Oil prices slipped to their lowest level in four weeks

Recap: Oil prices slipped to their lowest level in four weeks on Wednesday as total U.S. stockpiles of oil and fuel reached a seven-month high and trade wars between China and the U.S. heat up, giving rise to concern about demand. The build of 3.3 million barrels in total stocks hints at sluggish demand, overshadowing the reinstatement of U.S. sanctions against Iran, which has recently bolstered prices. Both blends fell as much as 4%, with September WTI reaching a low of $66.32, and October Brent bottoming at $71.65.  September WTI fell $2.23, or 3.22%, to settle at $66.94 a barrel, while October Brent lost $2.37, or 3.17%, ending the session at $72.28 a barrel. Wednesday’s trading range for oil was the widest in 3-weeks.  

Worth noting, that while the reaction by traders to Chinese tariffs on U.S. oil was immediate, looming in the background are pending sanctions against Iran and falling U.S. inventories. Both of these factors are supportive for prices.

September RBOB settled 8.45 cents, or 4%, lower at $2.0195 a gallon. The move represented the steepest drop for RBOB since July 16 and also its lowest settlement since that date. September heating oil fell 5.3 cents, or 2.5%, to settle at $2.1157 a gallon.

Fundamental News: Kuwait’s Deputy Oil Minister, Sheikh Talal Nasser Al Azabi Al-Sabah, said oil prices are expected to remain at current levels through the end of the year.  He said geopolitics and turbulence in some oil-producing countries will keep prices between $70 and $75/barrel. 

Iran’s Oil Minister, Bijan Zanganeh, said OPEC may need to hold an extraordinary meeting should OPEC fail to prevent member countries from adjusting their crude production without approval. 

Baker Hughes reported that the oil rig count in Venezuela increased for the first time this year to 27 in July, rebounding from a 15-year low.  The rig count increased by 1 on the month but was down 22 on the year. 

China and Germany defended their business ties with Iran on Wednesday in the face of US President Donald Trump’s warning that any companies trading with Iran would be barred from the US.  China’s Foreign Ministry said the country has consistently opposed unilateral sanctions and long-armed jurisdiction.  Meanwhile, Germany’s government said US sanctions against Iran that have an extra-territorial effect violate international law and Germany expects the US to consider European interests when coming up with such sanctions.  Meanwhile, in Iran, Iran’s Foreign Minister, Mohammad Javad Zarif, said that a US plan to reduce Iran’s oil exports to zero would not succeed.

China’s crude oil imports increased slightly in July after declining in the previous two months, but were still among the lowest this year due to a fall in demand from the country’s independent or teapot refineries.  China’s General Administration of Customs reported that the country’s crude shipments came in at 36.02 million tons in July or 8.48 million bpd, up from 8.18 million bpd a year ago and just up on June’s 8.36 million bpd.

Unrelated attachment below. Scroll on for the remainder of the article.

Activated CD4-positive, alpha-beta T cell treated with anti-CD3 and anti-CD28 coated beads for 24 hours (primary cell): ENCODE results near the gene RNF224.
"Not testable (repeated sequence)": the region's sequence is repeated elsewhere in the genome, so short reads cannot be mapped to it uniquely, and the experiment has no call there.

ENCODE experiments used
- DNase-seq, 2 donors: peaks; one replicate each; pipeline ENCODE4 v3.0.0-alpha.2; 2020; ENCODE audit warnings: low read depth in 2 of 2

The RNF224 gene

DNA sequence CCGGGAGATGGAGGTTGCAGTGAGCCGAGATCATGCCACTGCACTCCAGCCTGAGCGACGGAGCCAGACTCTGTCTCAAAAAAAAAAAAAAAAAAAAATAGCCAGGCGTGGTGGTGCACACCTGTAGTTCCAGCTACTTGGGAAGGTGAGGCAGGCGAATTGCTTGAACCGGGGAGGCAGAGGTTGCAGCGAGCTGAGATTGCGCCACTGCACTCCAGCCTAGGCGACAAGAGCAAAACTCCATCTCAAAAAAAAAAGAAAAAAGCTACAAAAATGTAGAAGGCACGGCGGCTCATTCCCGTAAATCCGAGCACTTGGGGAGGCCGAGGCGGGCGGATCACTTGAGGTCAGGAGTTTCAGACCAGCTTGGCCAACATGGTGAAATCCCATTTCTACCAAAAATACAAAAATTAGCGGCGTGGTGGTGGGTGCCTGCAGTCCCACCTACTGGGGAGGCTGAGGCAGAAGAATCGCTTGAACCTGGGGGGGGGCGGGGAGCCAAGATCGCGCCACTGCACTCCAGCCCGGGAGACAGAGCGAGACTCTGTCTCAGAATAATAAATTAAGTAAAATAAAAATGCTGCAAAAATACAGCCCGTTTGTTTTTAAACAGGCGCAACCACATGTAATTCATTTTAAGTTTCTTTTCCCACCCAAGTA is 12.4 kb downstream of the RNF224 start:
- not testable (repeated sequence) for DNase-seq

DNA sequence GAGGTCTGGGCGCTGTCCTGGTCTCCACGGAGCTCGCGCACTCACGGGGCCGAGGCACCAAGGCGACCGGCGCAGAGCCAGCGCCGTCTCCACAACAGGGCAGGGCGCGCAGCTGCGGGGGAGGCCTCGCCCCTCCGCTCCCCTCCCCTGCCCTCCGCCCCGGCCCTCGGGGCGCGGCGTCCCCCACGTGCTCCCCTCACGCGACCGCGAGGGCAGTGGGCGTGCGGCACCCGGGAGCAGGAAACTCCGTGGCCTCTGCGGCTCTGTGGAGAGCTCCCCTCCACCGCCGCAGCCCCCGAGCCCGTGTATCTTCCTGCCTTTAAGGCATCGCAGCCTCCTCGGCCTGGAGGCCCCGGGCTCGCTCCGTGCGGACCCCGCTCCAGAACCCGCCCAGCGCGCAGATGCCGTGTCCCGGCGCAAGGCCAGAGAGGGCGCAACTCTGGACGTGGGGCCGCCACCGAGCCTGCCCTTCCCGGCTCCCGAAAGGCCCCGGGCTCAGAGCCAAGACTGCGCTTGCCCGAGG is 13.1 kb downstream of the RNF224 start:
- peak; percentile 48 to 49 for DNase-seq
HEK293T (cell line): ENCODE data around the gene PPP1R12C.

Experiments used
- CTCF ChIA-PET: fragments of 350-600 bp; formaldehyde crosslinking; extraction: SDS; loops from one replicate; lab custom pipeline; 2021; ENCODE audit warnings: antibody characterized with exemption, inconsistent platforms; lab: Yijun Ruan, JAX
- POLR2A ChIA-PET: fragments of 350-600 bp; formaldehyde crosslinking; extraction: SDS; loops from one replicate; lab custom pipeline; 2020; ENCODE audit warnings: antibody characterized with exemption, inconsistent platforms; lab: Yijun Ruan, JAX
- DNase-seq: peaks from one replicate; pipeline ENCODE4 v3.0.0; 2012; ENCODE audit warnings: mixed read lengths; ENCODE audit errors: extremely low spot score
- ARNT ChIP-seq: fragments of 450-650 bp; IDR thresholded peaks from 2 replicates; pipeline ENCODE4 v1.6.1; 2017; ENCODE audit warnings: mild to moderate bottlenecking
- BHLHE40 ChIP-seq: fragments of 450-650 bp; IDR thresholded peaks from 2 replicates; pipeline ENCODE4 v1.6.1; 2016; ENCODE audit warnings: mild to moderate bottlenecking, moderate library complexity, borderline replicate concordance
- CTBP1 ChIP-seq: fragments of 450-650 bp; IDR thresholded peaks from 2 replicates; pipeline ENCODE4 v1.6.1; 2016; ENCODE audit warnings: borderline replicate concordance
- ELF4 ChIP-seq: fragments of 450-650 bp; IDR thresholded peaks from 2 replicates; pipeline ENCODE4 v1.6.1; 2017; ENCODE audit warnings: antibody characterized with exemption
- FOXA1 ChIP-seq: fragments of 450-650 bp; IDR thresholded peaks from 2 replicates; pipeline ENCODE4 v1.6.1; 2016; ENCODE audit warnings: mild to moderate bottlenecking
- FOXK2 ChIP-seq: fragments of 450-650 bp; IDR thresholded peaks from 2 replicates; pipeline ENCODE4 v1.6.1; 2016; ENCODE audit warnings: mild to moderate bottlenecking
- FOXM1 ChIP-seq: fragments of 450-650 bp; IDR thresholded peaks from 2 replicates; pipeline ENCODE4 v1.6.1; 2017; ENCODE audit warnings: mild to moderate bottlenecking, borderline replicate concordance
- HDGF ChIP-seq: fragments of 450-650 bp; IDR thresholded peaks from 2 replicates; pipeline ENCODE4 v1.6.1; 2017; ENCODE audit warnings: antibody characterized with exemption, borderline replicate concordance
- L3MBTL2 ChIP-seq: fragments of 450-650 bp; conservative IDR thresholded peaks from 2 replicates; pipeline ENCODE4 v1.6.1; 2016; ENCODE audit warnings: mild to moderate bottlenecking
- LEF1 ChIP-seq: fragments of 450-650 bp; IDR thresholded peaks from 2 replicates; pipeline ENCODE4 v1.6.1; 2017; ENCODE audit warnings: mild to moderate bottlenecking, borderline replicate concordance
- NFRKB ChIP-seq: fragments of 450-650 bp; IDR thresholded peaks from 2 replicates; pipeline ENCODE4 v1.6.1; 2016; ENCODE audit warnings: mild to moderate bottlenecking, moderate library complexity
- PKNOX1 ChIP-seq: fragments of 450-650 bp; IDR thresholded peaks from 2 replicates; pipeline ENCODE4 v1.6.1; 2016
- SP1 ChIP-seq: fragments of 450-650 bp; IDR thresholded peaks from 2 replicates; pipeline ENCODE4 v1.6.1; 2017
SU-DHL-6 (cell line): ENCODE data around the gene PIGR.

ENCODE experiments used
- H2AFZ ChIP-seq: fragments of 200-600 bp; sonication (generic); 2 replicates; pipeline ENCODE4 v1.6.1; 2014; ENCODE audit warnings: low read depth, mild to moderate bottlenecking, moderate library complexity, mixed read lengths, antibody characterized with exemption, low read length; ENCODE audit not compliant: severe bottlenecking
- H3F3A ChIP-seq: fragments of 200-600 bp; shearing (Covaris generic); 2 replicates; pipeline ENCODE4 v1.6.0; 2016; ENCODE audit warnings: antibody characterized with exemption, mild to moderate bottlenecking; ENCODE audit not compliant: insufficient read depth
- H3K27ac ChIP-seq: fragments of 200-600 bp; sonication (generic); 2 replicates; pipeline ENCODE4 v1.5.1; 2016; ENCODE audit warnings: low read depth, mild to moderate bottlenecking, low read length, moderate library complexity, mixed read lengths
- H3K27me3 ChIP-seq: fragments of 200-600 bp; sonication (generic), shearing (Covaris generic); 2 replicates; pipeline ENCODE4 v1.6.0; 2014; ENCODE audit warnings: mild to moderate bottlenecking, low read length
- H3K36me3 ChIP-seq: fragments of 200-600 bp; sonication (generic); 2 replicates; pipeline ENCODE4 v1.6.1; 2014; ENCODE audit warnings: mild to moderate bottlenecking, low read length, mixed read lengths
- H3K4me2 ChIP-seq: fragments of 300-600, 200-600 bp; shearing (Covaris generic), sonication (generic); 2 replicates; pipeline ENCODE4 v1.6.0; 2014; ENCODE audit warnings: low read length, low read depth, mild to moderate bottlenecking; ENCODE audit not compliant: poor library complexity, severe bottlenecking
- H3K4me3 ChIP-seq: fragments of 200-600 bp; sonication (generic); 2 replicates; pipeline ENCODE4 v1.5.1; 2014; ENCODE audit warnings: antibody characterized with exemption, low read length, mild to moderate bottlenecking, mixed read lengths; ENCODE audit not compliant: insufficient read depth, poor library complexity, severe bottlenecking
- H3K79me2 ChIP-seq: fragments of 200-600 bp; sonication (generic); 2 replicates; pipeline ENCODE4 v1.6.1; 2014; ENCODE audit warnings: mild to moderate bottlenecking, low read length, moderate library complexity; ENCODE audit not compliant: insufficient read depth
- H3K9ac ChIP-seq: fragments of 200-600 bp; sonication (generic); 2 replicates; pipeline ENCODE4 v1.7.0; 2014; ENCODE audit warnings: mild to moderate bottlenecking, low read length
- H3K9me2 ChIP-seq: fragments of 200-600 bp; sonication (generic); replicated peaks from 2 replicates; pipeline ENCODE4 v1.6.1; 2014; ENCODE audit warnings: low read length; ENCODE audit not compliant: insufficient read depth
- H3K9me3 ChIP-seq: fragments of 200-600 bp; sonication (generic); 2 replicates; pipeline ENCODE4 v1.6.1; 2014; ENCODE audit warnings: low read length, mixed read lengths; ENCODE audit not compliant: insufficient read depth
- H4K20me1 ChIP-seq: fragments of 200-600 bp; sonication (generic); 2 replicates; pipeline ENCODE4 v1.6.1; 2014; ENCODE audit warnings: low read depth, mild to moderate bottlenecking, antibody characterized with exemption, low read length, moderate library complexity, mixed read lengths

The Azeri BTC crude oil loading plan from the Ceyhan port is set to fall to 18.85 million barrels in September from 21.4 million barrels in August. 

Indian Oil Corp bought 6 million barrels of US crude for delivery in November to January as the country seeks alternatives for Iranian oil ahead of impending US sanctions. 

Early Market Call – as of 8:45 AM EDT

WTI – Sep $67.10, up 16 cents

RBOB – Sep $2.0180, down 19 points

HO – Sep $2.1244, up 87 points

View the Sprague Refined Products Market Watch Report in a downloadable pdf format by clicking below.

Click to view more online:
View market updates
View our refined products glossary
Go to SpraguePORT online

This market update is provided for information purposes only and is not intended as advice on any transaction nor is it a solicitation to buy or sell commodities. Sprague makes no representations or warranties with respect to the contents of such news, including, without limitation, its accuracy and completeness, and Sprague shall not be responsible for the consequence of reliance upon any opinions, statements, projections and analyses presented herein or for any omission or error in fact. The views expressed in this material are through the period as of the date of this report and are subject to change based on market and other conditions. This document contains certain statements that may be deemed forward-looking statements. Please note that any such statements are not guarantees of any future performance or results and actual results or developments may differ materially from those projected. The whole or any part of this work may not be reproduced, copied, or transmitted or any of its contents disclosed to third parties without Sprague’s express written consent.